Rdio is once again using its considerable API flexibility to team up with another company, this time Shazam, in an effort to drive more traffic to the streaming service’s mobile app.
As of today, if you “automagically” discover a song within Shazam you’ll be given the option to “Listen Free on Rdio.” This applies to both the free and Encore versions of Shazam, which boasts music discovery prowess to over 300 million people, adding 2 million more each week. The user will be given the option of directly opening the Rdio app from within Shazam, and if he or she is already a subscriber, listening to the song in its entirety. New users without a subscription can hear a 30-second clip, which is still quite impressive.
This integration is live today in Canada, U.S. Australia, Brazil, U.K., and Mexico, and applies to Shazam and Rdio on both Android and iOS. This is amazing exposure for Rdio, which is growing quickly but competing against stalwart services like Slacker Radio in Canada and, more importantly, Spotify and Pandora in the U.S.
To help entice more users, Rdio is also announcing it has hit 20 million songs in its library, 2 million more than the last time they counted their coins. From my perspective, most albums get simultaneously released in Canada and the U.S. these days, whereas in the past Rdio may not have gone that extra mile to secure the rights to such material.
If you haven’t signed up for a free trial, Rdio provides new users with 7 days of unlimited streaming, on- and offline.
Mobile payments in Canada are slowly increasing in popularity and will gain even more traction this summer. Rogers recently teamed up with CIBC to launch ‘suretap’, and Bell announced a partnership with RBC this morning.
The new mobile payment solution will only be available for RBC customers who download the RBC mobile banking app, plus have a compatible Bell smartphone. The mobile payment option will be included into the current RBC Mobile banking app, not a standalone app, and will appear on the homescreen menu. The app will allow users to purchase small ticket items (debit or credit) from their smartphone. As for compatible devices, Bell notes that the app will be available for BlackBerry and Android devices, specifically the Z10, Q10, Bold 9900, Bold 9790, Curve 9360, “and a range of Android devices from manufacturers such as Samsung, Sony, HTC, LG.”
The service will be available “By the end of this year” and merchant and customer testing will begin this summer.
Bell has just announced their Q1 2013 results of $1,409 million, up 6.3% from a year ago ($1,326 million). According to the filing the reason for the large jump was due to the adoption of smartphones, data usage and Mobile TV subscribers, and an “increased proportion of postpaid subscribers from Western Canada.”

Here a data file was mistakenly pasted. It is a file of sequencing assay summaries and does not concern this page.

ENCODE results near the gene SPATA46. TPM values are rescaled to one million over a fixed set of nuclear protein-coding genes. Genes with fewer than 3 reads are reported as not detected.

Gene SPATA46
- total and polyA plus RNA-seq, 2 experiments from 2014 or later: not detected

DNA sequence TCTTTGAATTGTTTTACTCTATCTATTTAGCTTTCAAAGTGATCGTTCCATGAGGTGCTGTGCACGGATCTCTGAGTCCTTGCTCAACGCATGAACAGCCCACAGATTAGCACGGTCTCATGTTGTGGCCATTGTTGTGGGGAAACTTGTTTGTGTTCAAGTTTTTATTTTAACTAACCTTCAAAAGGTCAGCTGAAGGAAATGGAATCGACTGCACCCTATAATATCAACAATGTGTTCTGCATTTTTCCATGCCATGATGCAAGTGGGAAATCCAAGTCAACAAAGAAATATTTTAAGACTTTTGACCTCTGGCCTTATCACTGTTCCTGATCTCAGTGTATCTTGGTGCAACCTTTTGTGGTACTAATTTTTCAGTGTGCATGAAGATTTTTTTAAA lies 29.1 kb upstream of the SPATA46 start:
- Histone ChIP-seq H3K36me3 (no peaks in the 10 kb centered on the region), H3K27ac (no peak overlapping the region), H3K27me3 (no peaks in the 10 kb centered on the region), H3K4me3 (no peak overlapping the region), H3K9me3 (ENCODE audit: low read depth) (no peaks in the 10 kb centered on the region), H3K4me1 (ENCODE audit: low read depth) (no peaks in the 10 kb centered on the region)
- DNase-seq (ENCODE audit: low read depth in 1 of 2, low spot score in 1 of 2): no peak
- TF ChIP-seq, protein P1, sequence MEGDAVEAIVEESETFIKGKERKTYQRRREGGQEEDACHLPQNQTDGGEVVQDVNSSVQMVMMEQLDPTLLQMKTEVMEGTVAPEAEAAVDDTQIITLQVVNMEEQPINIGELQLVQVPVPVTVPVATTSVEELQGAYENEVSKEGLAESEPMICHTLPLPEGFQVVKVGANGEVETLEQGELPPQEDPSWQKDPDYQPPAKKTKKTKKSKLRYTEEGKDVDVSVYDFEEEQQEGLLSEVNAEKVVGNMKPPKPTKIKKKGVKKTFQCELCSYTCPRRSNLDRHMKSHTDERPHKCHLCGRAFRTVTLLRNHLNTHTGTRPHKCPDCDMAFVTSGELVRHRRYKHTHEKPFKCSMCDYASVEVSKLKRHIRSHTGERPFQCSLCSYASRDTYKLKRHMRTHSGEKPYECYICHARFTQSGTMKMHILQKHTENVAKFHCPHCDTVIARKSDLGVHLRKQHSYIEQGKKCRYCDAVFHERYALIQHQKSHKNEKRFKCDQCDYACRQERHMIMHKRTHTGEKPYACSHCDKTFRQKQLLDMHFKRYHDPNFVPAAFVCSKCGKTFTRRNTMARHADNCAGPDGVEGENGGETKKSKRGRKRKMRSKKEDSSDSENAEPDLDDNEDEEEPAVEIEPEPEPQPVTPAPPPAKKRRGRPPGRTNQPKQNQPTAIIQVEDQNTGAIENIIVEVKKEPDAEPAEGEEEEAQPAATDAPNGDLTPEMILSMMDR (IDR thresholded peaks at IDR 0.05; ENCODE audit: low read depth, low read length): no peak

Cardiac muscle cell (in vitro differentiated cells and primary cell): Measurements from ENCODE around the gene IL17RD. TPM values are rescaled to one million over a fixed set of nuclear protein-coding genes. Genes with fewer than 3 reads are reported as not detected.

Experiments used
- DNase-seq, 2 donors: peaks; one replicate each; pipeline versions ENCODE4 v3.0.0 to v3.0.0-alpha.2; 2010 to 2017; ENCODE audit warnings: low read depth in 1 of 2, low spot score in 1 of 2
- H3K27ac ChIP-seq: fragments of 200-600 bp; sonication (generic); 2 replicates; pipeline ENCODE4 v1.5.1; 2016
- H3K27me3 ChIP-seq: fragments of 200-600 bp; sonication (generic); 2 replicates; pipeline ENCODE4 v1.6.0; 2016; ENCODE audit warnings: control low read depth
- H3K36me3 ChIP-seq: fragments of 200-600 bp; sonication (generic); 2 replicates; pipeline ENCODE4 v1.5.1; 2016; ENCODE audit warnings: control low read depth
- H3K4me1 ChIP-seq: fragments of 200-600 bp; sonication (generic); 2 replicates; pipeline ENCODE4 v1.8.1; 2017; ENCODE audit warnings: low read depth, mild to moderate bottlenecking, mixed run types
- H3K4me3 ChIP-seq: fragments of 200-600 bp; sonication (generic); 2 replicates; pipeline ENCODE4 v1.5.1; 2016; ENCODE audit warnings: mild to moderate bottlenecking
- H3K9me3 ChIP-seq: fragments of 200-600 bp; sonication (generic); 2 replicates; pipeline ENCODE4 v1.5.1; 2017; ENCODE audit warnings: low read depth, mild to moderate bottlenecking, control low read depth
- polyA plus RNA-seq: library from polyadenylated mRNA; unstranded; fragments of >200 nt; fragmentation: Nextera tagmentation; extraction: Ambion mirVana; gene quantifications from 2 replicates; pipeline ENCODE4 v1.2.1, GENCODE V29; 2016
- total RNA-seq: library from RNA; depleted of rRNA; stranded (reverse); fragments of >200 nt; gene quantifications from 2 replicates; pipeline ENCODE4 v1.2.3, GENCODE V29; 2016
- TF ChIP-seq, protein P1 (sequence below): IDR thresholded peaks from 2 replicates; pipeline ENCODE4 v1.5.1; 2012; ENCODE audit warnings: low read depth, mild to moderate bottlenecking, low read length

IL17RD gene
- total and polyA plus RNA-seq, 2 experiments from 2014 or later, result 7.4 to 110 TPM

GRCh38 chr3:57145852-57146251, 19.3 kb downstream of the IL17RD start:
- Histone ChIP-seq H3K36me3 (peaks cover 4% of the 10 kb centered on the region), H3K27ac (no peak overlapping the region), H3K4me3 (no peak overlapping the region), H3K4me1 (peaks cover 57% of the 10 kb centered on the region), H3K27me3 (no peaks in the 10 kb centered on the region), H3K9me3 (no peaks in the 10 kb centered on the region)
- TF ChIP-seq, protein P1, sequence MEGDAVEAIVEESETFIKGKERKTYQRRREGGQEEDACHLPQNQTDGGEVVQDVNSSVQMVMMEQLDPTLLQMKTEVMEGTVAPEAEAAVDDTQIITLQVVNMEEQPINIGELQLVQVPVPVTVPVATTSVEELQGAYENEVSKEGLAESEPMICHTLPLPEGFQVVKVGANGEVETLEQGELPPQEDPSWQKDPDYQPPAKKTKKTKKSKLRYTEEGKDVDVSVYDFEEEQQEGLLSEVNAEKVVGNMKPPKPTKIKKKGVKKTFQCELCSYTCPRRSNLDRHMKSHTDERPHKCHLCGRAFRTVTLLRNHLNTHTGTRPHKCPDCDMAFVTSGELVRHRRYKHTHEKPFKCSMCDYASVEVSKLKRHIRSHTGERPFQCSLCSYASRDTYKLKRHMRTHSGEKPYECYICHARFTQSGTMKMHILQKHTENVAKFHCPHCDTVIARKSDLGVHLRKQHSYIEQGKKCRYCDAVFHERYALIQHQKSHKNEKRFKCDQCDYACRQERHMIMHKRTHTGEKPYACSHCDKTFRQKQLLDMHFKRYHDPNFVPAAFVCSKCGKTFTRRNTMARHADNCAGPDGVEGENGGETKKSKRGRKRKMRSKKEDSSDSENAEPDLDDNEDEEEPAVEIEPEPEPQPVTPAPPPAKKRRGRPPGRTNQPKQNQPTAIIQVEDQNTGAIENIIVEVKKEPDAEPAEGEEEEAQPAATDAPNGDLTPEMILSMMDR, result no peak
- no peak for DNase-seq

The number of subscribers also increased over last year, up 3.6% and now sitting at 7,672,075 – if you include Bell Aliant into the mix the total subs reach 7,815,475. Smartphone usage on Bell’s postpaid side has dramatically increased over the past 12 months by 16% to represent 68% of their subscribers. APRU (Average Revenue Per User) increased 3.9% to $55.92/month.
TELUS reports the Q1 2013 numbers today and it’ll be interesting to see if Bell holds onto the title as being Canada’s second largest wireless carrier.
Mobilicity is currently in the process of restructuring their business, plus desperately seeking a buyer to keep them alive. It was revealed a few weeks ago that rival carrier TELUS may be interested in snatching up their subscriber base and valuable spectrum, but nothing to-date has been finalized.
According to the Globe and Mail, new court documents about Mobilicity have them heavily bleeding money and scurrying to close a deal. Mobilicity has apparently embarked on “extensive marketing efforts” that has seen them reach out to “more than 30” potential buyers that range from competing carriers (Big 3 and other new entrant WIND Mobile) to international carriers, and U.S. private-equity firms, but nobody is biting.
William Aziz, President of Blue Tree Advisors II Inc., has been appointed as Mobilicity’s chief restructuring officer, and he states that “given its current financial circumstances, the Mobilicity Group needs to either reach agreement with a willing buyer for its business who can finance the operations going forward, or it needs to restructure its capital and secure additional funding in order to advance its business.” This is not too shocking and there’s a scheduled meeting with the debt holders May 21st that will decide its restructuring plan and direction.
Probably the most revealing is a peek into their financials. Apparently “for the quarter ended December 31, 2012, the cost of maintaining the Mobilicity Group’s network, paying distributors and other service partners exceeded revenue and financing proceeds by approximately $12-million prior to financing costs, or $30-million in total.”